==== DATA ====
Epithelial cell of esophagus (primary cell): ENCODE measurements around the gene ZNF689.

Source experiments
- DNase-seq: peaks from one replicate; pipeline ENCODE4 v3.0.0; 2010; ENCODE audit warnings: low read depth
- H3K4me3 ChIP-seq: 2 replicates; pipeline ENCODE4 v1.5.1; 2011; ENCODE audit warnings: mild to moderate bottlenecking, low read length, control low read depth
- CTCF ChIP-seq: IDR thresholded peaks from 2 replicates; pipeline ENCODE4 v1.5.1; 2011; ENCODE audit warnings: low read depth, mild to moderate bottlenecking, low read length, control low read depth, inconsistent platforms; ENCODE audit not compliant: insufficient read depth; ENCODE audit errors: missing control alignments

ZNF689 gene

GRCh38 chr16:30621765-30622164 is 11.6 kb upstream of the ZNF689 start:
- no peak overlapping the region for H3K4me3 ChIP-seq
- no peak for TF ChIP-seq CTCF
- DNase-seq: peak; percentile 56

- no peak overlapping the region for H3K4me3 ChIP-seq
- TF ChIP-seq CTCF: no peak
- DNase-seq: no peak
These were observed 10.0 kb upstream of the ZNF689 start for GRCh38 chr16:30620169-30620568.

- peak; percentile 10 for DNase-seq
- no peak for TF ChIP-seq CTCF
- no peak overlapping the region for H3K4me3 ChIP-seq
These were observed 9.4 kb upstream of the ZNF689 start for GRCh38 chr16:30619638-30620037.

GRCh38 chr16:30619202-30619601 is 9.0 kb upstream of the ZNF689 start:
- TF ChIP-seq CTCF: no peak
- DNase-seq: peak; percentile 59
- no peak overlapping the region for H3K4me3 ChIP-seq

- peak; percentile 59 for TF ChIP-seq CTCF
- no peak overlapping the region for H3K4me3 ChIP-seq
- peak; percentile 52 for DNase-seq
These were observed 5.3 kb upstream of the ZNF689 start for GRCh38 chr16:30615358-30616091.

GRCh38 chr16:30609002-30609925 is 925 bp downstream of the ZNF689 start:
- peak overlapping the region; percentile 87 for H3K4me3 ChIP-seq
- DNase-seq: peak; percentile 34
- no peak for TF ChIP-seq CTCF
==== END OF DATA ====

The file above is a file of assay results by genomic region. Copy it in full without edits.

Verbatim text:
Epithelial cell of esophagus (primary cell): ENCODE measurements around the gene ZNF689.

Source experiments
- DNase-seq: peaks from one replicate; pipeline ENCODE4 v3.0.0; 2010; ENCODE audit warnings: low read depth
- H3K4me3 ChIP-seq: 2 replicates; pipeline ENCODE4 v1.5.1; 2011; ENCODE audit warnings: mild to moderate bottlenecking, low read length, control low read depth
- CTCF ChIP-seq: IDR thresholded peaks from 2 replicates; pipeline ENCODE4 v1.5.1; 2011; ENCODE audit warnings: low read depth, mild to moderate bottlenecking, low read length, control low read depth, inconsistent platforms; ENCODE audit not compliant: insufficient read depth; ENCODE audit errors: missing control alignments

ZNF689 gene

GRCh38 chr16:30621765-30622164 is 11.6 kb upstream of the ZNF689 start:
- no peak overlapping the region for H3K4me3 ChIP-seq
- no peak for TF ChIP-seq CTCF
- DNase-seq: peak; percentile 56

- no peak overlapping the region for H3K4me3 ChIP-seq
- TF ChIP-seq CTCF: no peak
- DNase-seq: no peak
These were observed 10.0 kb upstream of the ZNF689 start for GRCh38 chr16:30620169-30620568.

- peak; percentile 10 for DNase-seq
- no peak for TF ChIP-seq CTCF
- no peak overlapping the region for H3K4me3 ChIP-seq
These were observed 9.4 kb upstream of the ZNF689 start for GRCh38 chr16:30619638-30620037.

GRCh38 chr16:30619202-30619601 is 9.0 kb upstream of the ZNF689 start:
- TF ChIP-seq CTCF: no peak
- DNase-seq: peak; percentile 59
- no peak overlapping the region for H3K4me3 ChIP-seq

- peak; percentile 59 for TF ChIP-seq CTCF
- no peak overlapping the region for H3K4me3 ChIP-seq
- peak; percentile 52 for DNase-seq
These were observed 5.3 kb upstream of the ZNF689 start for GRCh38 chr16:30615358-30616091.

GRCh38 chr16:30609002-30609925 is 925 bp downstream of the ZNF689 start:
- peak overlapping the region; percentile 87 for H3K4me3 ChIP-seq
- DNase-seq: peak; percentile 34
- no peak for TF ChIP-seq CTCF